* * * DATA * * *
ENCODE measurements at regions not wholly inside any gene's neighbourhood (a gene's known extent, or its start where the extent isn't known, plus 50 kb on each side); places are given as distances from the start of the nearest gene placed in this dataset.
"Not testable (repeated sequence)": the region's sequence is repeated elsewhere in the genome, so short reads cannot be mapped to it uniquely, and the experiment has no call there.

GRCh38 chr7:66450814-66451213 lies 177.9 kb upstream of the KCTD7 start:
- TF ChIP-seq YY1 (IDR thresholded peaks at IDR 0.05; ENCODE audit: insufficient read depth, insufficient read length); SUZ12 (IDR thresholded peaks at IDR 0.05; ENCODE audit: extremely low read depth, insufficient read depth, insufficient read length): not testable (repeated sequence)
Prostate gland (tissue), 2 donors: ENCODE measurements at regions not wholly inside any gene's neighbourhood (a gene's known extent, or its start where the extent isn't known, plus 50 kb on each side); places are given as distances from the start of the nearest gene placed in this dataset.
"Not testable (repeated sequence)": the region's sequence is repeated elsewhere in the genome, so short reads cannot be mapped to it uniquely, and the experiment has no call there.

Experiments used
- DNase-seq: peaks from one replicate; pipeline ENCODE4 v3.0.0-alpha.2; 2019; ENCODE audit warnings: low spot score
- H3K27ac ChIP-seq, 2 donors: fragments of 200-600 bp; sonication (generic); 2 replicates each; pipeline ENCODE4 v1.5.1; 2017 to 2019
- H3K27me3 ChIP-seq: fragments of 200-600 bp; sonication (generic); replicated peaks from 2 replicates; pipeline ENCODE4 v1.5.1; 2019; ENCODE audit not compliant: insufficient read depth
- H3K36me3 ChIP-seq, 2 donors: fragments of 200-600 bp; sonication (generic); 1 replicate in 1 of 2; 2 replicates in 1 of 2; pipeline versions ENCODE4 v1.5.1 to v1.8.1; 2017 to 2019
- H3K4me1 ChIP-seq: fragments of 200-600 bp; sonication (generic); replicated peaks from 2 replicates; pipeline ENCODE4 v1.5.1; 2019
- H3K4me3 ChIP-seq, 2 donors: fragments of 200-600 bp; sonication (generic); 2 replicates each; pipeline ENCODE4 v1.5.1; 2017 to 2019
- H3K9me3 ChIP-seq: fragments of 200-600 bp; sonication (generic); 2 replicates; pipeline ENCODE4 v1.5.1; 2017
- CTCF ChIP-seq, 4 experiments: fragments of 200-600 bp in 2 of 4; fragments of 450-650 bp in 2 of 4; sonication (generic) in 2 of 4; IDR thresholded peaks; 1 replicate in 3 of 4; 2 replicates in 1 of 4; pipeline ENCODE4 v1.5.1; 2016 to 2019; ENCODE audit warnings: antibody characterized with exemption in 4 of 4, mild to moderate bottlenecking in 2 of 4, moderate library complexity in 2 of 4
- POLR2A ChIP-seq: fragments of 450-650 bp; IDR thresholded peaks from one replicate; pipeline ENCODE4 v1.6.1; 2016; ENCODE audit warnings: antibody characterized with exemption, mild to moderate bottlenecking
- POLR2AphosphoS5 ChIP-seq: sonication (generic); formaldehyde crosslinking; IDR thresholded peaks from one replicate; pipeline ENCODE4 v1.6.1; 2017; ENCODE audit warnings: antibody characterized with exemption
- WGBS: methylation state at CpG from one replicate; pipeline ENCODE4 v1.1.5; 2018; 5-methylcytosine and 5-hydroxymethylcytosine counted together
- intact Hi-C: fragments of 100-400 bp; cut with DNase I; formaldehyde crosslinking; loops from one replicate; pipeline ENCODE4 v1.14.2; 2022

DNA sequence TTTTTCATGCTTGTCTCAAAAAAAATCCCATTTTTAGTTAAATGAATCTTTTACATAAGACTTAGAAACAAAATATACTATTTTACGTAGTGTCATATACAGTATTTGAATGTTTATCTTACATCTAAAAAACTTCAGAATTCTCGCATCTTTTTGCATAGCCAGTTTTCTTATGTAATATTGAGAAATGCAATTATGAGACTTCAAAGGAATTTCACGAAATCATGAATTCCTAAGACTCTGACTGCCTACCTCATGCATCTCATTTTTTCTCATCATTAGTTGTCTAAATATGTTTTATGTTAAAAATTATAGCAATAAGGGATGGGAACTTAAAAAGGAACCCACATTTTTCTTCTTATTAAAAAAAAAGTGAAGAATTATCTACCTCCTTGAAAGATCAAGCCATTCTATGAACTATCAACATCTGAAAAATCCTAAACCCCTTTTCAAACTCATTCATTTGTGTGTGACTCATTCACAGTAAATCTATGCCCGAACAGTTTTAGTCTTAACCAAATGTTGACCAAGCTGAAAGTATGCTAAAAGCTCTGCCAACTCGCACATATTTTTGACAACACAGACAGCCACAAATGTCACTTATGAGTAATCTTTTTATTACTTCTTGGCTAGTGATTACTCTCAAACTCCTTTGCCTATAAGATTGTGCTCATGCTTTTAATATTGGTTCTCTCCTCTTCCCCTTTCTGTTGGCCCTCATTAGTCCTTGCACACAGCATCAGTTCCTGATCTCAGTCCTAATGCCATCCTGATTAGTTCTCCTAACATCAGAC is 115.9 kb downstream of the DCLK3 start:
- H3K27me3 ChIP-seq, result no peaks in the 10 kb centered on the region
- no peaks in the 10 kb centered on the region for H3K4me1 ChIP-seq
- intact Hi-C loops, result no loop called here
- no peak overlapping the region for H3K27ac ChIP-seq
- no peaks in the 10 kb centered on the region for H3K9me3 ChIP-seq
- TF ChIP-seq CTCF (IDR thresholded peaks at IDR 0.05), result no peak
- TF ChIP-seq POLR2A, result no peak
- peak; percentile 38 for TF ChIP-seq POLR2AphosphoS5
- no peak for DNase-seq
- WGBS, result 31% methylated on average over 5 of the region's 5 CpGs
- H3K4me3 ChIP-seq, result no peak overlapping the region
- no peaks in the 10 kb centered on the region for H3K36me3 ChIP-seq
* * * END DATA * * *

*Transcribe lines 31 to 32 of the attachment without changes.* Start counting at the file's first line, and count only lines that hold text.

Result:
- H3K4me3 ChIP-seq, result no peak overlapping the region
- no peaks in the 10 kb centered on the region for H3K36me3 ChIP-seq